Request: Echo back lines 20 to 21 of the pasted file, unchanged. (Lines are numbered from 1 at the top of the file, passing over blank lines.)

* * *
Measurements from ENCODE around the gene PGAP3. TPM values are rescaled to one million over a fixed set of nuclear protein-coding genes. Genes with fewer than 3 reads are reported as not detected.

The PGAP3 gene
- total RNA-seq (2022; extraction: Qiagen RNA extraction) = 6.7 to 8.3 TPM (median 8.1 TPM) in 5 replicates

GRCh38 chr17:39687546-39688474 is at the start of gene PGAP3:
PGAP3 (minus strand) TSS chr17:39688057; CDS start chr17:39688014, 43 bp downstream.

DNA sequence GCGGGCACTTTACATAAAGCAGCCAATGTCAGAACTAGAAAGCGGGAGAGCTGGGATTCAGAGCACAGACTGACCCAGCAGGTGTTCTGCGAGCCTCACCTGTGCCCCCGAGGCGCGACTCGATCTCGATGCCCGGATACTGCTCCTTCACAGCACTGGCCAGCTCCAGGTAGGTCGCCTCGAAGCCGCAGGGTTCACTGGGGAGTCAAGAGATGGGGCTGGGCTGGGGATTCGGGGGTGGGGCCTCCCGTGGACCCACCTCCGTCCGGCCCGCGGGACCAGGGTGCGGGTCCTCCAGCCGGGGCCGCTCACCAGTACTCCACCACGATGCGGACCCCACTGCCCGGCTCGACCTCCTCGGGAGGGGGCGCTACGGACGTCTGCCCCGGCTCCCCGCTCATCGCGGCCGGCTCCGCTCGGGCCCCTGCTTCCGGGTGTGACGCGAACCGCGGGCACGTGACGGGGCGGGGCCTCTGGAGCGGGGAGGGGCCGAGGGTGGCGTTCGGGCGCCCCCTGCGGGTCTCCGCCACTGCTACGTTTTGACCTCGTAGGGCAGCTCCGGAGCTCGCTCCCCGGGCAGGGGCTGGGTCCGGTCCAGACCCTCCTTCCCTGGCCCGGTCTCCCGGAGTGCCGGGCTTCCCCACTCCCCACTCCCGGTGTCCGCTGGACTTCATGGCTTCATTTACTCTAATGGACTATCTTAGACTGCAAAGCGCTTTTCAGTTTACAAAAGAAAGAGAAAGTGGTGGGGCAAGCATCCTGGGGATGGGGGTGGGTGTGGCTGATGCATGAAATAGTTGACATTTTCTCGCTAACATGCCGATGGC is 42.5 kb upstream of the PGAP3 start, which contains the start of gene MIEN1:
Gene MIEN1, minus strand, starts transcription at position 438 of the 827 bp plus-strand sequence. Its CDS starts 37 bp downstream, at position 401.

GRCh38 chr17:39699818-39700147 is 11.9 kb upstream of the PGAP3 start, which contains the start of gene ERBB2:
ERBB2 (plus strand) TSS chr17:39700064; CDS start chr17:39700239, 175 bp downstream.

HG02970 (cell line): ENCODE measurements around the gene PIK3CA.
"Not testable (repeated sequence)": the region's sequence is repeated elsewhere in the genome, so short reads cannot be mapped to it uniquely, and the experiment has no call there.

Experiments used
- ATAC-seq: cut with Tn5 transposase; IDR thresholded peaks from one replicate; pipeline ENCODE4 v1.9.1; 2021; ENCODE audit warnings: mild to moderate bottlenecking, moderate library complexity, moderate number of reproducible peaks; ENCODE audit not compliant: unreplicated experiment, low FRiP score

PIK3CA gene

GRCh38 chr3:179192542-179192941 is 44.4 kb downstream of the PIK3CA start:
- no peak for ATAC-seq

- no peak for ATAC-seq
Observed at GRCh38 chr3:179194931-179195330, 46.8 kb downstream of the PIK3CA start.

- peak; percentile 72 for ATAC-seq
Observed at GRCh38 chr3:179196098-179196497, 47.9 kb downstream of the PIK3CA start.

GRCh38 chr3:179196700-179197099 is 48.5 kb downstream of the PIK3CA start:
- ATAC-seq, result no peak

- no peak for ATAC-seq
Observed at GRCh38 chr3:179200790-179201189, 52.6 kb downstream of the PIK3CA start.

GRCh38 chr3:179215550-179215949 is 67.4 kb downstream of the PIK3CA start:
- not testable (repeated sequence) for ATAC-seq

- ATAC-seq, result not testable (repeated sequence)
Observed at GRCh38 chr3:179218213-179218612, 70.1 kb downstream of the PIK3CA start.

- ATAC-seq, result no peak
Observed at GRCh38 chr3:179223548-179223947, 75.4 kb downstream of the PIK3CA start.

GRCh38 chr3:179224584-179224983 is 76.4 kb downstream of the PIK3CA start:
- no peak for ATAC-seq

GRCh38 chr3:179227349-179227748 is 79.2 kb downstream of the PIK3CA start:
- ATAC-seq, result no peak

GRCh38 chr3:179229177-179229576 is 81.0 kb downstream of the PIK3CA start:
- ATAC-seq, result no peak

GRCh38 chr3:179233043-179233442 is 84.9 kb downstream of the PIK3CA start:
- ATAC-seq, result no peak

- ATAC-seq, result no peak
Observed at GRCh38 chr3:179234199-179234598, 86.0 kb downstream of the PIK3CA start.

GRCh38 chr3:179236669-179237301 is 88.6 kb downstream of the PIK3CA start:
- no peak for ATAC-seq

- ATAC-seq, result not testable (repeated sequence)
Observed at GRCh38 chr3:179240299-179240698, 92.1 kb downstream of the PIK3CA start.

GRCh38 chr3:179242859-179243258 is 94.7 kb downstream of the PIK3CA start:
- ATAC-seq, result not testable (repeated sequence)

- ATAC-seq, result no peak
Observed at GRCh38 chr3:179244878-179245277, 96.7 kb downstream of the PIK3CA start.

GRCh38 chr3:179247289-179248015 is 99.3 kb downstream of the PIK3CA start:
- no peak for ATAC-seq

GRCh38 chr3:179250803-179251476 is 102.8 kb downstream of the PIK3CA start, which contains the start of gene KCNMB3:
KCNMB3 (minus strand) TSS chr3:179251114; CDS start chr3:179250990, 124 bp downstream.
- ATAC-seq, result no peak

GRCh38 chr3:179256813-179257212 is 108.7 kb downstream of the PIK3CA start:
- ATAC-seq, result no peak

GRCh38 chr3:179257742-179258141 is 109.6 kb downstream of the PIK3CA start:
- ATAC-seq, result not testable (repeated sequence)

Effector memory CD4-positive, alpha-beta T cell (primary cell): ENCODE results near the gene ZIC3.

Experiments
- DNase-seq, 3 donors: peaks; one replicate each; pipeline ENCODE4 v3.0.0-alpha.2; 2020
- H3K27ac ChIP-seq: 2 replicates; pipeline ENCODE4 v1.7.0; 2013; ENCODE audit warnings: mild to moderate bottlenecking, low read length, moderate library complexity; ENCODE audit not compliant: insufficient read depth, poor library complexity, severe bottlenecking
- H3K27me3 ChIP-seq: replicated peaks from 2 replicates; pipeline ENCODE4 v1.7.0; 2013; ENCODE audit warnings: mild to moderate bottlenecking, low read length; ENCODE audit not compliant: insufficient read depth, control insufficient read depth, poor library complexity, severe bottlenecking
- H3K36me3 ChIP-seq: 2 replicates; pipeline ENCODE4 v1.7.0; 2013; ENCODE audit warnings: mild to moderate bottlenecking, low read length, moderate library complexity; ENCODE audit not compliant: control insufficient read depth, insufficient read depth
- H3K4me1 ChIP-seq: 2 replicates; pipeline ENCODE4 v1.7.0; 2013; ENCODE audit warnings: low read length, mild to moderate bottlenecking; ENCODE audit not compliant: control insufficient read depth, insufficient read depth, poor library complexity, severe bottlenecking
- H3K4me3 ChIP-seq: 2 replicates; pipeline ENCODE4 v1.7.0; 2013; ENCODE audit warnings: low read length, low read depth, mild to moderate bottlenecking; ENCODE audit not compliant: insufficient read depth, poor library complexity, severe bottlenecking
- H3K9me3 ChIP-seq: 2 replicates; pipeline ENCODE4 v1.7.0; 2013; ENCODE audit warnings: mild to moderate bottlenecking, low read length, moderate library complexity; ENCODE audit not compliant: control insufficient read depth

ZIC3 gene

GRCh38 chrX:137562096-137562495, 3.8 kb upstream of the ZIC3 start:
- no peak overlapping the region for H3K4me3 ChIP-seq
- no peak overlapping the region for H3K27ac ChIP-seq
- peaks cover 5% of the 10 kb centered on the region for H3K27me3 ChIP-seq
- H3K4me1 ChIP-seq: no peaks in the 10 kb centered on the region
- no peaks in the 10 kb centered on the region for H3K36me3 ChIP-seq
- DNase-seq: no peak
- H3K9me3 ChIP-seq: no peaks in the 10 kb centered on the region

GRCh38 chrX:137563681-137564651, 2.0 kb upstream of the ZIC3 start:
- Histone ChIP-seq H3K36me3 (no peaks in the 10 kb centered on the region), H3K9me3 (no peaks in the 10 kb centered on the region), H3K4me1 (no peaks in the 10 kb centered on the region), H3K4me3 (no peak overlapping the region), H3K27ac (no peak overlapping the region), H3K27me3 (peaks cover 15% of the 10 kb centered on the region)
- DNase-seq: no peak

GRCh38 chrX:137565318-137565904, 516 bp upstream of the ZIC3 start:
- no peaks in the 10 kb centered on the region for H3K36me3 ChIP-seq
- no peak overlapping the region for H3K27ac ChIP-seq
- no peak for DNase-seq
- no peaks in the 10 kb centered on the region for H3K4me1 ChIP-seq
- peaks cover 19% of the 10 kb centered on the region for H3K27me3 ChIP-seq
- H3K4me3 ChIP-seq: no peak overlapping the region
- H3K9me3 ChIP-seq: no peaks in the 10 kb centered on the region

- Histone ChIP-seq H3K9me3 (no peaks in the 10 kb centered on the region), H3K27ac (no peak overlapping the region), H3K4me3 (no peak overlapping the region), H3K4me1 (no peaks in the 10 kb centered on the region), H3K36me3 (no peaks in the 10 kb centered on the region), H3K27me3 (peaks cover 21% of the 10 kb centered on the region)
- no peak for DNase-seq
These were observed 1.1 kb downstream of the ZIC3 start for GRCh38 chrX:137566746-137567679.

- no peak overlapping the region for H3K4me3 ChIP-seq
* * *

Observed at GRCh38 chr3:179196098-179196497, 47.9 kb downstream of the PIK3CA start.

GRCh38 chr3:179196700-179197099 is 48.5 kb downstream of the PIK3CA start: